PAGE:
Home » Sweat the small stuff, for a high performance bowling  green this year

Sweat the small stuff, for a high performance bowling  green this year

If your green maintenance budget was cut in half this year what would you do?

Most clubs when faced with cuts to the greenkeeping budget, will try at all costs to keep the most important work in the plan. Unfortunately, important frequently gets confused with dramatic, which means that the big expense of top-dressing in the spring and autumn usually stays in the plan and I wish it didn’t for all the reasons I’ve explained over many articles.

Meantime, the work deemed less important and which of course is less dramatic is often sidelined or dropped as a result of a fear of what might go wrong if the big, sexy stuff is missed. These big jobs “must be doing a lot of good”, or so the thinking goes, because they’re so expensive and disruptive?

In my experience, it’s better to turn this thinking on its head and do the opposite and here’s why:

Green Levels

Top-dressing is regularly offered up as the panacea for all ills, and in particular as the answer to poor green levels. When a bad run, hollow or bump appears, the immediate reaction is that more top-dressing is required in order to level the green out.

Fact number 1: 3 Tonnes of a typical top-dressing over an average sized bowling green will add 1mm of material to the surface. That’s the height of 2 medium sand particles. 

Fact number 2: 25mm (common) of thatch build up can easily result in surface anomalies (footprints, depressions from machinery, natural settlement and shrinkage) of 10mm or greater. Top dressing can’t compete with that.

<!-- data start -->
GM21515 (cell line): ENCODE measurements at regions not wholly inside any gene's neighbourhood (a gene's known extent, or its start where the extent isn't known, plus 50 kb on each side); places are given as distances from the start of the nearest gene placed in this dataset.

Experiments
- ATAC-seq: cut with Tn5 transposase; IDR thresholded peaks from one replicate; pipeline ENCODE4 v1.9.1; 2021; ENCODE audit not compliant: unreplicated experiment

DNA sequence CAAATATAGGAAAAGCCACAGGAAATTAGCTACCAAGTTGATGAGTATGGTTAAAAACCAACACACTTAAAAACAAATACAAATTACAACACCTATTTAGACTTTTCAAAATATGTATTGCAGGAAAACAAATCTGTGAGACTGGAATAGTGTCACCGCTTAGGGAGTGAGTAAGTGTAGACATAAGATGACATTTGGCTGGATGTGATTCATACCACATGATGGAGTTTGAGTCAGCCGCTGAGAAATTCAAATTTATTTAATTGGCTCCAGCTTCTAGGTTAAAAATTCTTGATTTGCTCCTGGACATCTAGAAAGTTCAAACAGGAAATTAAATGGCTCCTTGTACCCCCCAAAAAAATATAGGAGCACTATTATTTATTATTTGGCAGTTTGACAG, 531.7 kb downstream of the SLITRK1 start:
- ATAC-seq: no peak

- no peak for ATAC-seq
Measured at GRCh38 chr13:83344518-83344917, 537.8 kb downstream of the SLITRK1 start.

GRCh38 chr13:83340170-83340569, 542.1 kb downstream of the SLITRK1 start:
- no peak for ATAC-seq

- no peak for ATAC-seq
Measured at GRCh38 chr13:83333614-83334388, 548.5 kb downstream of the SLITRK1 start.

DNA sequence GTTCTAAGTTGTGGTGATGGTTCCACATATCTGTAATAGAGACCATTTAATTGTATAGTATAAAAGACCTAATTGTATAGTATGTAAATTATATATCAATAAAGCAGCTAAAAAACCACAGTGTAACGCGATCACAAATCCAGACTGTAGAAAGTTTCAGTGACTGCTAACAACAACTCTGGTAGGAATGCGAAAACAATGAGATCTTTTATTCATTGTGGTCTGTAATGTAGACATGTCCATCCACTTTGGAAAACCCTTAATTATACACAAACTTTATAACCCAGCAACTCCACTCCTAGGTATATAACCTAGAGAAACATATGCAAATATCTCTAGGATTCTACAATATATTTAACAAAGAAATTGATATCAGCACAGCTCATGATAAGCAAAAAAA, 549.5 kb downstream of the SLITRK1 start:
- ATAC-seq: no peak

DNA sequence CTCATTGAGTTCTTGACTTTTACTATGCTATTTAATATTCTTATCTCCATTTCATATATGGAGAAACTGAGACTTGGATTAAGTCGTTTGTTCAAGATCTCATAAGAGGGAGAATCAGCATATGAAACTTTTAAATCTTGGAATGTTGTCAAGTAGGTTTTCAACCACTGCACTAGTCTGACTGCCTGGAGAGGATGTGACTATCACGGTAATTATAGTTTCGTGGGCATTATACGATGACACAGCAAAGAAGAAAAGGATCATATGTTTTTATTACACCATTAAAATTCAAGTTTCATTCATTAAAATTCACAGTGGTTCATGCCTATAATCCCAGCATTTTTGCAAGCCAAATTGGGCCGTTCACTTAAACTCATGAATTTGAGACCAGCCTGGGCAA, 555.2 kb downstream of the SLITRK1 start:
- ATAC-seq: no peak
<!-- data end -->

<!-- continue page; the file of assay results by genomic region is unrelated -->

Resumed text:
The answer to green level problems is to deal with thatch. In most cases this means physically reducing it at first and then adjusting your maintenance program to encourage the natural degradation and recycling of thatch.

Green Speed

Top-dressing is frequently credited with the ability to increase green speed. If the green is very sandy, it will drain more quickly, making the surface drier and therefore faster, or so the story goes, but this is just wrong.

It’s true that the fine fescue and bent grasses thrive naturally in impoverished, free draining soils, but they are still soils. On very many UK greens the top 100mm is nothing but sand and excessive thatch.

Good drainage and a firm surface are facilitated by a very particular soil physical composition, but once this is in place, continually adding more sand isn’t necessary or even helpful. In fact the continual addition of sand to greens has made many of them inert and lifeless with no natural ability to recycle thatch into soil nutrients. It’s a bit like knowing that 2 Paracetamols will get rid of a headache, but swallowing the whole packet just to make sure…very bad idea.

Fact number 3: On an average sized bowling green an annual top-dressing of 3 tonnes, over the last 40 years will have resulted in the addition of sand equalling around half the original soil volume of the green. Somewhere under there is the original green.

If this was making greens perform better year on year, I’d be all for it, but it isn’t in most cases.

Fact number 4: This is making greens excessively sandy, much more sandy than the physical ideal our fine grasses thrive in. Thatch is building up faster because the soil is inert, with a low microbe population. Soil microbes recycle thatch into plant available nutrition, which cuts fertiliser bills.

Fact number 5: Greens like this are dominated by annual meadow grass, which is shallow rooting, clumpy and coarse leafed. It doesn’t produce a good bowling surface.

The combination of excessive thatch and annual meadow-grass saps the energy from your shot. The green is heavy and slow a lot of the time.

When a green like this dries out in summer, it will be hard and bumpy instead of firm and smooth.

Green Smoothness and Trueness

Along with green speed, the relative smoothness and trueness of the green surface are the factors that dictate green performance.

Surface smoothness measures how much vertical deviation (bobbling) a wood encounters when travelling up the rink. This is affected by how much “give” there is in the surface. There’s a lot of give in excessive thatch.